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Two companies fined after member of public badly hurt in scaffold collapse

23 March 2011 Email this article

Two North East companies have today been fined after a member of the public was seriously injured when scaffolding collapsed during high winds.

A 68-year-old woman was out shopping with relatives when the scaffolding in Shields Road, Byker, Newcastle collapsed on 14 March 2009.

She suffered double fractures to her right hip joint and right femur, puncture wounds to her right ankle and severe bruising and was in hospital for 12 days following the incident. Almost two years on she is still unable to carry shopping bags and is limited in what housework she can do.

An investigation by the Health and Safety Executive (HSE) revealed that Skyline Scaffolding Ltd had not erected the scaffolding properly by failing to ensure it was adequately secured to the building. The scaffold had been reduced in height to a single working platform with the wooden hoardings and sheeting still attached. In reducing the scaffold, the scaffolding company removed the arrangement that retained the scaffold to the building.

HSE also found that Ashbrook Construction Services Ltd had failed to ensure that the scaffolding was properly inspected both before work began and at regular intervals as it progressed.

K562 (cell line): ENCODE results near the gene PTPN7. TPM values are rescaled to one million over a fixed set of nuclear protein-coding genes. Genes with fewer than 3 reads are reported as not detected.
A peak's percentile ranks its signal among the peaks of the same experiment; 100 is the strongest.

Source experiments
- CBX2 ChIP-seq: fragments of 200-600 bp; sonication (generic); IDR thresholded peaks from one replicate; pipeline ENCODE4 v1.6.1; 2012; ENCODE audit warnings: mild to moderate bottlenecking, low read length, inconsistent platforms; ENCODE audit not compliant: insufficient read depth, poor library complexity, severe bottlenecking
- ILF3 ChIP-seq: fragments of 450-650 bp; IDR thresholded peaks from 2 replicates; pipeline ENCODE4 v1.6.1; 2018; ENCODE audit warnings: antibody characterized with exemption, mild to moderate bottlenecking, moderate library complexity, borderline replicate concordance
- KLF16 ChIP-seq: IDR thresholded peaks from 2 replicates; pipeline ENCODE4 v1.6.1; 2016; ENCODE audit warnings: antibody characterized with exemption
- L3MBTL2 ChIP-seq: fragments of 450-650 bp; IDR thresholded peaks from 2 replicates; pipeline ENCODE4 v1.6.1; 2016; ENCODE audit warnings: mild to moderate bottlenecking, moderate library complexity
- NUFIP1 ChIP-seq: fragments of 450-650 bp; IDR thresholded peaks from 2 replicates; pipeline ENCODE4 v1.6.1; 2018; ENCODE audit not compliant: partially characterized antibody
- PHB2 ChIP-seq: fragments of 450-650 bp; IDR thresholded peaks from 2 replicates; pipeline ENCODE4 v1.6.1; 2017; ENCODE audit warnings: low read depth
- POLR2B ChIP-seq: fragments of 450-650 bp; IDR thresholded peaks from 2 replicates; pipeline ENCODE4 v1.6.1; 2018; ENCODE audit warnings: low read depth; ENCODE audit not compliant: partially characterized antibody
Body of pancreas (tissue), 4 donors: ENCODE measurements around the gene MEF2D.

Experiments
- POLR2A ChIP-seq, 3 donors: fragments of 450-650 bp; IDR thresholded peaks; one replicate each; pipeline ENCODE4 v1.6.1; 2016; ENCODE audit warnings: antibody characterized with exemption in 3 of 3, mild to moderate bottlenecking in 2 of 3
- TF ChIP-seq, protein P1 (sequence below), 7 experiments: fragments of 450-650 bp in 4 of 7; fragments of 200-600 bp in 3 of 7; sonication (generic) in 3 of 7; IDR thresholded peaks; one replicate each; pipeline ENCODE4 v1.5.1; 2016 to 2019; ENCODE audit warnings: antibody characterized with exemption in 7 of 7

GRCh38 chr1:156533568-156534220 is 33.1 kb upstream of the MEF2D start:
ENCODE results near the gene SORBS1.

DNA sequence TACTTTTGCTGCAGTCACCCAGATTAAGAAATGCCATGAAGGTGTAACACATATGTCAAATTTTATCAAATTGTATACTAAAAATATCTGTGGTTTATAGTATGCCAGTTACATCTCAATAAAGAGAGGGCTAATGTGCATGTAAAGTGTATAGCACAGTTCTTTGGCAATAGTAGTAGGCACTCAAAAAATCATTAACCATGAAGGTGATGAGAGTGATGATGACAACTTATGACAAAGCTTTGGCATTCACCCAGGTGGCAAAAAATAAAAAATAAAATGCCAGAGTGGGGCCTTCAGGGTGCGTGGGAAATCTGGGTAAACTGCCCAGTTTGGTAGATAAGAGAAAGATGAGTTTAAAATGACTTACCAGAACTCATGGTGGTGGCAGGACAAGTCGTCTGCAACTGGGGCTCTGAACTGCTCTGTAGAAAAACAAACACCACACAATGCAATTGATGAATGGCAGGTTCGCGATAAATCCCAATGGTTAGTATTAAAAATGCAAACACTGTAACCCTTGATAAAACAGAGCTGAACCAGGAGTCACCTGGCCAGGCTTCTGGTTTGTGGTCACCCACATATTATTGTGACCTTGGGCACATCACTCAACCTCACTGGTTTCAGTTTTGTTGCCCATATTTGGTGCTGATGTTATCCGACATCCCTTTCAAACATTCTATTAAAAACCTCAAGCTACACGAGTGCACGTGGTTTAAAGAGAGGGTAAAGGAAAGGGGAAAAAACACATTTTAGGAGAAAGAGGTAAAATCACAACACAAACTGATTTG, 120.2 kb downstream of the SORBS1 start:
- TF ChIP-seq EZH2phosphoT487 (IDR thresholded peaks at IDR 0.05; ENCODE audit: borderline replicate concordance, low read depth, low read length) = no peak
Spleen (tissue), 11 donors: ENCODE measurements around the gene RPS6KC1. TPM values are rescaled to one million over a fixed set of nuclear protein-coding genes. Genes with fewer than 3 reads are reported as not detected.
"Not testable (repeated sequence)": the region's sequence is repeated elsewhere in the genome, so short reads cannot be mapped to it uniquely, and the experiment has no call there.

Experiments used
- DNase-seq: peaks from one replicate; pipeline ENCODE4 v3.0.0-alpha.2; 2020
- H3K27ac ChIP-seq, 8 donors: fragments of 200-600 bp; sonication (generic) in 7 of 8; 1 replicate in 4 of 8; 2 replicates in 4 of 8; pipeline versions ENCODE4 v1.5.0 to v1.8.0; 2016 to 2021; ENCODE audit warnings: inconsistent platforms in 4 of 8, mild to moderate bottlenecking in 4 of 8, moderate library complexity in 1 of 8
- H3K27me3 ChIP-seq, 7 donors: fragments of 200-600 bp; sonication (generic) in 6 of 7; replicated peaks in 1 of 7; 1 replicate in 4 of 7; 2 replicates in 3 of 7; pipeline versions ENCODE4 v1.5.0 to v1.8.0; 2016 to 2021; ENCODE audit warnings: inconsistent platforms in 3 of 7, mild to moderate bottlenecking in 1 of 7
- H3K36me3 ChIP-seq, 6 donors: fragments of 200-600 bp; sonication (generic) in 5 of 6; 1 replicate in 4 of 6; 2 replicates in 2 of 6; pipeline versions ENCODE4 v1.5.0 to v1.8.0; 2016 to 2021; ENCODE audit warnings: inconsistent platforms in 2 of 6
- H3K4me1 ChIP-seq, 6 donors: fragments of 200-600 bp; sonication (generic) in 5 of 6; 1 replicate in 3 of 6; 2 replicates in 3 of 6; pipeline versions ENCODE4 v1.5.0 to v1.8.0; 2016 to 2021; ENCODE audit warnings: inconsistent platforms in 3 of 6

Skyline Scaffolding, of Drum Industrial Estate, Birtley was found guilty, in absence, to one breach of Section 3(1) of the Health and Safety at Work etc Act 1974 between 14 January and 14 March 2009 and a second offence of breaching Regulation 8(b) of the Work at Height Regulations 2005 between 11 and 14 March 2009 and was fined £10,000 and ordered to pay costs of £4,182.30 at Newcastle Magistrates' Court today (16 March 2011).

Ashbrook Construction Services Ltd, of Leeholme Industrial Estate, Cowpen Lane, Billingham pleaded guilty to one breach of Section 3(1) of the Health and Safety at Work etc Act 1974 between 14 January and 14 March 2009 and was fined £3,000 and ordered to pay costs of £2091.15.

After the case, HSE Principal Inspector Rob Hirst said:

"This incident could, and should, have been prevented. The lady was seriously injured and was lucky not to be killed as a result of this incident. And things could have been even worse had the scaffolding collapsed when workers were using it.

"Skyline Scaffolding Ltd failed to erect the scaffolding properly by not securing it adequately and Ashbrook Construction Services Ltd failed to ensure the scaffolding was inspected before work began and then regularly once it was in progress.

"Each company had varying responsibilities, but were complicit in failing to ensure the scaffold remained stable. Both parties should have been aware that the addition of wooden hoardings and impervious sheeting increased the loading on the structure.

"I would urge all those involved in the supply and use of temporary work platforms such as scaffolding, to ensure that they are erected by competent persons and are subject to inspection before work starts and then at least every seven days or following alteration or effects of adverse weather."